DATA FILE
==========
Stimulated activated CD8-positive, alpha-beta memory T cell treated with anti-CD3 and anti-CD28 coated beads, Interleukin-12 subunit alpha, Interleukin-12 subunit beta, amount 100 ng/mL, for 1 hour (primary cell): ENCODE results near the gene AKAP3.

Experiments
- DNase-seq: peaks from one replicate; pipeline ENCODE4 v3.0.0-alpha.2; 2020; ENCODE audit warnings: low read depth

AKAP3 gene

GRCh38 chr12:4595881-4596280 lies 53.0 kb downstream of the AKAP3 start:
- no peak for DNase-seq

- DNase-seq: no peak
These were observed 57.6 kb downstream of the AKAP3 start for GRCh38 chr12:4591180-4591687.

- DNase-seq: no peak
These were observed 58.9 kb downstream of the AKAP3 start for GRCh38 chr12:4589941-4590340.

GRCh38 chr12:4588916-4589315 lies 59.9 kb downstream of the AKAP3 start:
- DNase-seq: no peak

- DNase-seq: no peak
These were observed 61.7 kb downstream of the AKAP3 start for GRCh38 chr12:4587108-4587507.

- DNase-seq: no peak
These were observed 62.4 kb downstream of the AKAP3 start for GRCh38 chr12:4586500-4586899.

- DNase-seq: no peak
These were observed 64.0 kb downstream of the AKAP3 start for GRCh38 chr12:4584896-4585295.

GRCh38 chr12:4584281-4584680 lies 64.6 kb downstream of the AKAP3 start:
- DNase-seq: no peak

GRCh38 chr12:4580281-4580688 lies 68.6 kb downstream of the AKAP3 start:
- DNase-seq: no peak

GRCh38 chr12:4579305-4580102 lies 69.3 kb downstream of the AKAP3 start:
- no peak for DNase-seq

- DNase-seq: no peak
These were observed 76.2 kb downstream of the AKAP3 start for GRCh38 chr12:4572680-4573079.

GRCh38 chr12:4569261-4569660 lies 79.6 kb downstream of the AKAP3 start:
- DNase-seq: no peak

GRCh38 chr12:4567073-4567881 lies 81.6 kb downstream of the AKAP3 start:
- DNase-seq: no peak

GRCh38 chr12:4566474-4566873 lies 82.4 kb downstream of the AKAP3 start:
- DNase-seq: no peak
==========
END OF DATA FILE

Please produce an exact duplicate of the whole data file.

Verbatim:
Stimulated activated CD8-positive, alpha-beta memory T cell treated with anti-CD3 and anti-CD28 coated beads, Interleukin-12 subunit alpha, Interleukin-12 subunit beta, amount 100 ng/mL, for 1 hour (primary cell): ENCODE results near the gene AKAP3.

Experiments
- DNase-seq: peaks from one replicate; pipeline ENCODE4 v3.0.0-alpha.2; 2020; ENCODE audit warnings: low read depth

AKAP3 gene

GRCh38 chr12:4595881-4596280 lies 53.0 kb downstream of the AKAP3 start:
- no peak for DNase-seq

- DNase-seq: no peak
These were observed 57.6 kb downstream of the AKAP3 start for GRCh38 chr12:4591180-4591687.

- DNase-seq: no peak
These were observed 58.9 kb downstream of the AKAP3 start for GRCh38 chr12:4589941-4590340.

GRCh38 chr12:4588916-4589315 lies 59.9 kb downstream of the AKAP3 start:
- DNase-seq: no peak

- DNase-seq: no peak
These were observed 61.7 kb downstream of the AKAP3 start for GRCh38 chr12:4587108-4587507.

- DNase-seq: no peak
These were observed 62.4 kb downstream of the AKAP3 start for GRCh38 chr12:4586500-4586899.

- DNase-seq: no peak
These were observed 64.0 kb downstream of the AKAP3 start for GRCh38 chr12:4584896-4585295.

GRCh38 chr12:4584281-4584680 lies 64.6 kb downstream of the AKAP3 start:
- DNase-seq: no peak

GRCh38 chr12:4580281-4580688 lies 68.6 kb downstream of the AKAP3 start:
- DNase-seq: no peak

GRCh38 chr12:4579305-4580102 lies 69.3 kb downstream of the AKAP3 start:
- no peak for DNase-seq

- DNase-seq: no peak
These were observed 76.2 kb downstream of the AKAP3 start for GRCh38 chr12:4572680-4573079.

GRCh38 chr12:4569261-4569660 lies 79.6 kb downstream of the AKAP3 start:
- DNase-seq: no peak

GRCh38 chr12:4567073-4567881 lies 81.6 kb downstream of the AKAP3 start:
- DNase-seq: no peak

GRCh38 chr12:4566474-4566873 lies 82.4 kb downstream of the AKAP3 start:
- DNase-seq: no peak